Describing Nursing Effectiveness Through Standardized Nursing Languages and Computerized Clinical Data
Review TypeNone: Degree-based Submission
Repository Posting Date2019-08-28T13:34:23Z
Author(s)Scherb, Cindy Ann
Author DetailsCindy Ann Scherb, PhD, RN
Lead Author Sigma AffliationMu Lambda
Level of EvidenceCross-Sectional
Research ApproachPilot/Exploratory Study
The purpose of this descriptive exploratory study was to analyze patient data from a computerized clinical documentation system using the standardized languages of the North American Nursing Diagnosis Association, the Nursing Interventions Classification, and the Nursing Outcomes Classification. This study investigated the relationships between nursing diagnoses, interventions, and outcomes for the patient populations of Pneumonia, Congestive Heart Failure (CHF), and Total Joint Replacement (TJR). The effect of nursing interventions on patient outcomes was evaluated using repeated measures MANCOVA controlling for the variables of age, gender, acuity, and comorbid conditions. The study sample consisted of all records of patients admitted with the primary DRG of Pneumonia, CHF, or TJR from January 1 to December 31, 1999. A total of 566 patient records were collected for analysis. The most frequent nursing diagnoses, interventions, and outcomes were identified for each of the populations. The linkages between nursing diagnoses, interventions, and outcomes from the study data closely approximated published linkage work. Nursing interventions that were statistically significant or indicated a positive effect for patients in the Pneumonia population were Oxygen Therapy and Family Involvement. Statistically significant nursing interventions for patients with CHF were Oxygen Therapy, Anxiety Reduction, and Gastrointestinal Surveillance. The interventions of Multidisciplinary Care Conference, Orthopedic Appliance, and Tube Care: Urinary were shown to have a statistically significant effect for patients in the TJR population. This is one of the first studies completed using computerized standardized nursing languages to determine the most effective interventions to achieve the best outcomes. The results suggest that all the necessary variables have not been identified that will explain the outcome rating changes from admission to discharge that are associated with nursing interventions. Future studies need to use larger samples and should include interventions from other disciplines. With development of clinical nursing databases and the ability to build relational databases with other large data sets, nursing research will be able to include all relevant variables in the analysis of nursing effectiveness. It is crucial that national data sets represent nursing, so nursing does not remain unrecognized as an essential healthcare provider.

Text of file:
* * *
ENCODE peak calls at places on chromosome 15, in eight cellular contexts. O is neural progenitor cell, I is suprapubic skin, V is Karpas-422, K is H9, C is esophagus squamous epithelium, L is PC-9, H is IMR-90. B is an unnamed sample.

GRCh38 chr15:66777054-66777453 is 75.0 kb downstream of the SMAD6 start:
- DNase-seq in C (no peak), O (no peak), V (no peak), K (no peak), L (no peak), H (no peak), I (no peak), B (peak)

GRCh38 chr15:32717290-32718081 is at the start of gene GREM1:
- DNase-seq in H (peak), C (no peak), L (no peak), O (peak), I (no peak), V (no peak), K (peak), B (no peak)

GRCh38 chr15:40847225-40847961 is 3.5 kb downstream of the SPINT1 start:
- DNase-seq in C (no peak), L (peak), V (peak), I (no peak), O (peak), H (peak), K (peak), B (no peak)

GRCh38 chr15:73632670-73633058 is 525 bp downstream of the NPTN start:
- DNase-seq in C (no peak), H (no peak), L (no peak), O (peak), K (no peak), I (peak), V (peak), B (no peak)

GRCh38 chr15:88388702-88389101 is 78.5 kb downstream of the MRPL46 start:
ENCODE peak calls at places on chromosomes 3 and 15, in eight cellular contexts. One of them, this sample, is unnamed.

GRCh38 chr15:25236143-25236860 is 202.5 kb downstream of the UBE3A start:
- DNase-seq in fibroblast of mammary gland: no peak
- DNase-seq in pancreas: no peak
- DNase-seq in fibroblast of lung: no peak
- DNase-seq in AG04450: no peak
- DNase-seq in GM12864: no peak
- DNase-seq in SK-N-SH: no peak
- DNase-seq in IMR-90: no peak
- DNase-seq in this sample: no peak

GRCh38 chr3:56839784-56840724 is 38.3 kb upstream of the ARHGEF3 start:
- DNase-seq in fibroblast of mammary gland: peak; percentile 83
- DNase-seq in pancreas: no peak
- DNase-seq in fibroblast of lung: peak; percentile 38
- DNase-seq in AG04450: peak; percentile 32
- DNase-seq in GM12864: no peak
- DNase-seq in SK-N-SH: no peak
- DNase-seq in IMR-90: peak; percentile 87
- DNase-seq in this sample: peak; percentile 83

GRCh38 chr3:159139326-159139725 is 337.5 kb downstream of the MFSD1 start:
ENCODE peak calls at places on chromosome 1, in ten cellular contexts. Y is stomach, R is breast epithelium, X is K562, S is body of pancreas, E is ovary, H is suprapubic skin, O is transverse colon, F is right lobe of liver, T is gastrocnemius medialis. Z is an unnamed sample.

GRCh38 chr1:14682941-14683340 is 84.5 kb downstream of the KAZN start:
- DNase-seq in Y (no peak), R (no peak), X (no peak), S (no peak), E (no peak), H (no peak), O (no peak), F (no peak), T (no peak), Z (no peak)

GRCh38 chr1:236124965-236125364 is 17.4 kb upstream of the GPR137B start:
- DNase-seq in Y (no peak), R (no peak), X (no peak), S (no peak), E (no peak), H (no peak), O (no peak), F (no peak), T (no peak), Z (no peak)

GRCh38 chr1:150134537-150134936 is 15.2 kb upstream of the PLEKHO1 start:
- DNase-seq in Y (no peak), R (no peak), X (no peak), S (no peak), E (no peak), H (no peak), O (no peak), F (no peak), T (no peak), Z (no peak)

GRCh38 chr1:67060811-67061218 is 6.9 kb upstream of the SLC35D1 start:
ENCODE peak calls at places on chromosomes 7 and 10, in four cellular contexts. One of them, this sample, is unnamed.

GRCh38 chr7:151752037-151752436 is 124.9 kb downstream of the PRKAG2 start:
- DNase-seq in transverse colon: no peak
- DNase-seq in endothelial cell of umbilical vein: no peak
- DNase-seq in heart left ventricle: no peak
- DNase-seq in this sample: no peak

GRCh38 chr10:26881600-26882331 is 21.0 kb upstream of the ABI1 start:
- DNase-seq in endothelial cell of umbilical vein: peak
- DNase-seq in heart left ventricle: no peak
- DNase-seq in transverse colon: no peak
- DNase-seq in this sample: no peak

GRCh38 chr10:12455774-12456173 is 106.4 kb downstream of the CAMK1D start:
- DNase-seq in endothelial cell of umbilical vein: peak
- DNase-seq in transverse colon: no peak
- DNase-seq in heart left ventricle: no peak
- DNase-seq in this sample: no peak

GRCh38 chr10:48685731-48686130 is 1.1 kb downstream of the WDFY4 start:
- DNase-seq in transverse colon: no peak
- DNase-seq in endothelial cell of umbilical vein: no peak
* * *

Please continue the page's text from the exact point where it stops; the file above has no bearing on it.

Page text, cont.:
DescriptionThis dissertation has also been disseminated through the ProQuest Dissertations and Theses database. Dissertation/thesis number: 3034148; ProQuest document ID: 276312860. The author still retains copyright.
Advisor(s)Maas, Meridean L.
Degree GrantorThe University of Iowa
NotesThis item has not gone through this repository's peer-review process, but has been accepted by the indicated university or college in partial fulfillment of the requirements for the specified degree.
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